O’Hara: Bredesen has steep hill to climb as early voting gets underway

Democratic Senate candidate Phil Bredesen speaks to reporters in Nashville on Oct. 16, 2018. (Erik Schelzig, Tennessee Journal)

A guest column from former Tennessean reporter Jim O’Hara:

When Phil Bredesen announced his U.S. Senate bid in December 2017, he had a steep hill to climb. If you look at the numbers – voter registrations, turnout projections and August primary results, that hill hasn’t gotten any less steep.

The Tennessee Secretary of State’s office released in June 2018 the latest voter registration numbers statewide. The 10 counties with the most registered voters are: Blount, Davidson, Hamilton, Knox, Montgomery, Rutherford, Shelby, Sullivan, Sumner, and Williamson. In 2014, those 10 counties provided 54% of the total vote.

Nate Silver’s FiveThirtyEight offers a reasonable projection for voter turnout in November in Tennessee: about 43%. A 43% turnout is about seven percent above the 2014 turnout, and so it captures the “enthusiasm” notion. If those top 10 counties all turn out at a 43% level, they will cast almost 949,000 votes, or slightly more than 55% of the statewide total.

In short, those 10 counties will in all probability decide the U.S. Senate race in Tennessee. The other 85 counties will have marginal impact.

In the 2016 presidential contest, voter turnout in those 10 counties ranged from 52% in Montgomery to 72% in Williamson County, with the rest hovering around the low-to-mid 60% range.

President Trump carried eight of the 10 counties, losing only Davidson and Shelby to Hillary Clinton. His lowest margin of victory came in Hamilton County with 58%, and his most lop-sided victory was in Sullivan County with 78% of the vote. Clinton won Davidson and Shelby counties with 63% and 62%, respectively.

So, how steep does that make Bredesen’s hill? Applying an arbitrary 60-40 split (but not unreasonable given the 2016 results) to the 10 counties and assuming Bredesen wins Davidson and Shelby and Blackburn the other eight, Bredesen has a “base” vote of slightly more than 462,000 votes and Blackburn a “base” vote of almost 487,000 votes.

The August primary results reflected this. In those 10 counties, Bredesen garnered just under 230,000 votes and Blackburn was just shy of 260,000 votes. An interesting angle of the August primary is the fall off for Blackburn from the Republican gubernatorial primary. She got almost 68,000 votes fewer than were cast for the four leading Republican candidates for governor.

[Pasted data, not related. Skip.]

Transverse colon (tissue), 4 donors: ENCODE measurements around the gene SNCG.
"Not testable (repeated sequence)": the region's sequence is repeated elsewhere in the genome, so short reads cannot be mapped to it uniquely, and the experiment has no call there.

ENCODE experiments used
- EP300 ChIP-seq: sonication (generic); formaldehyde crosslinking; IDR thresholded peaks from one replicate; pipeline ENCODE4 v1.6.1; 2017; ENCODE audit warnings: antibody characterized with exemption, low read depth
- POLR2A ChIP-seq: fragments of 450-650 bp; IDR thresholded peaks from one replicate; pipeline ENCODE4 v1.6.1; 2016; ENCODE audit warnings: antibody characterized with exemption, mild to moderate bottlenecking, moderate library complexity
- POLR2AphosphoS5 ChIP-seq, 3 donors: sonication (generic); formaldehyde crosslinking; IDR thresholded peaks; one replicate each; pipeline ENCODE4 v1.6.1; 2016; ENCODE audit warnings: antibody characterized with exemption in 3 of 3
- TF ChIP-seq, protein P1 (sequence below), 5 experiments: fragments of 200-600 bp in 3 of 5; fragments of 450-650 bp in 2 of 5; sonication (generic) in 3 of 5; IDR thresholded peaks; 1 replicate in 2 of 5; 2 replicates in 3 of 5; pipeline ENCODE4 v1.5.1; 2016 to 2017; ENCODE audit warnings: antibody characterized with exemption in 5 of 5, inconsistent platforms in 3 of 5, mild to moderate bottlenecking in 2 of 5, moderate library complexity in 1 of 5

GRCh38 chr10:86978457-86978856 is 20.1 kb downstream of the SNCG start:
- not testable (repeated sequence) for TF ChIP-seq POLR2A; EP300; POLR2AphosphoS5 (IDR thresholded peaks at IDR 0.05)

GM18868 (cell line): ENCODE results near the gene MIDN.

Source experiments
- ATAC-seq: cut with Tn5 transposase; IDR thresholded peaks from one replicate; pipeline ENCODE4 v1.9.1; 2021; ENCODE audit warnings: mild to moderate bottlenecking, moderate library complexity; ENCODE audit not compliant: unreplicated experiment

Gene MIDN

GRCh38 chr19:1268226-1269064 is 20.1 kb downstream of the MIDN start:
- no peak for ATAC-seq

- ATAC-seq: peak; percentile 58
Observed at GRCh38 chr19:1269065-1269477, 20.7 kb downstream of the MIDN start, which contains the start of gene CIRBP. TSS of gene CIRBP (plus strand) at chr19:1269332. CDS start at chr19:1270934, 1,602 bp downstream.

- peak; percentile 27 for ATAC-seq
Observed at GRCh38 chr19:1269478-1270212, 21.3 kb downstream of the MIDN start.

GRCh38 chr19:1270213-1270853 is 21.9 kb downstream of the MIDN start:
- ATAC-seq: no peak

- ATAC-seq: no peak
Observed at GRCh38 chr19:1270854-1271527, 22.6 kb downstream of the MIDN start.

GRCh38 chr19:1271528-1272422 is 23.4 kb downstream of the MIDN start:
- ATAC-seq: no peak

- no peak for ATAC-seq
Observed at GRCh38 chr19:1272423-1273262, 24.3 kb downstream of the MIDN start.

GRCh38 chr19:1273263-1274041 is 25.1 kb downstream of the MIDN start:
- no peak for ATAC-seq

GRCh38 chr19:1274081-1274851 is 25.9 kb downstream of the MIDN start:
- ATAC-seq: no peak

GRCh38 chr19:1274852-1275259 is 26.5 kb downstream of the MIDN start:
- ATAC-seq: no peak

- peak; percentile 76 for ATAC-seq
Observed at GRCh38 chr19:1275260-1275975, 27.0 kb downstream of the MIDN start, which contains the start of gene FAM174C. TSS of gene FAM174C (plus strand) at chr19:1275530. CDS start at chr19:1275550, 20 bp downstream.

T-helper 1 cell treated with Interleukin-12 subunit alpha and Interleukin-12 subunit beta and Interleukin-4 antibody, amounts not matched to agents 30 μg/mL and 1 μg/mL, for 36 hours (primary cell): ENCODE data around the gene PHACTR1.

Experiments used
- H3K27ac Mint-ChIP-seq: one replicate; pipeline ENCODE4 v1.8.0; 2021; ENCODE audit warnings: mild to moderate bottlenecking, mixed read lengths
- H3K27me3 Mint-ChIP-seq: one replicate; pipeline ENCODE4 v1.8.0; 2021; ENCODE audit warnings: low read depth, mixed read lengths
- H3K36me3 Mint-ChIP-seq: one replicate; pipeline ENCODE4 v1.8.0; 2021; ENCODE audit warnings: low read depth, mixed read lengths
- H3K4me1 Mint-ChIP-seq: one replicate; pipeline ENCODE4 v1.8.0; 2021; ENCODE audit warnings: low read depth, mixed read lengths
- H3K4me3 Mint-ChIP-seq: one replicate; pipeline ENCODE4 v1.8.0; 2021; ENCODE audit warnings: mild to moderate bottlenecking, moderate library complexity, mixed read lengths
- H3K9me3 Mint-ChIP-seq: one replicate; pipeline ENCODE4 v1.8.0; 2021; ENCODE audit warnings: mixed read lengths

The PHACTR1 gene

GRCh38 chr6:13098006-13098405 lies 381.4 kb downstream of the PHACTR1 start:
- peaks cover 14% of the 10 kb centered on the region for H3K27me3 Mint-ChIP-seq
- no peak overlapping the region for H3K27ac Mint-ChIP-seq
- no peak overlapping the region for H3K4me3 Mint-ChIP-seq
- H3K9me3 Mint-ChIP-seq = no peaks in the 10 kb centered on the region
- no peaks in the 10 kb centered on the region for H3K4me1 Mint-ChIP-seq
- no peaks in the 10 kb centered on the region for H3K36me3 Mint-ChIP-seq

What can get Bredesen up his hill? Clearly, the campaign is betting big on the unstinting barrage of advertising as well as the candidate’s effort to keep Blackburn from “nationalizing” the race with his comments on Senator Chuck Schumer and Justice Brett Kavanaugh. The intangible of Blackburn’s relationship to the Republican base as seen by her August performance vis-à-vis the governor’s race is out there as well. There was a reason they flew President Trump into the historic Republican heartland of Upper East Tennessee.

At the end of Election Day, it will be the ground game and turnout. Can Bredesen cut into that 60-40 split in Blount, Hamilton, Knox, Montgomery, Rutherford, Sullivan, Sumner and Williamson counties? How much can he outperform 60-40 in Davidson and Shelby counties?

 

22 Responses to O’Hara: Bredesen has steep hill to climb as early voting gets underway

  • Leslie Parsley says:

    It is inconceivable to me that a majority of Tennesseans would vote for a vapid twit over a level-headed former governor. Maybe I don’t always agree with the latter but I admire and respect his veracity — one of the most important characteristics of any politician in my book. I don’t have to agree with any of them all the time but I sure as hell have to believe them all the time.

    • Donna Locke says:

      Veracity? Remember that art or whatever that Bredesen said he did?

      • Cannoneer2 says:

        You beat me to it. The words “Bredesen” and “veracity” have no business being in the same paragraph together.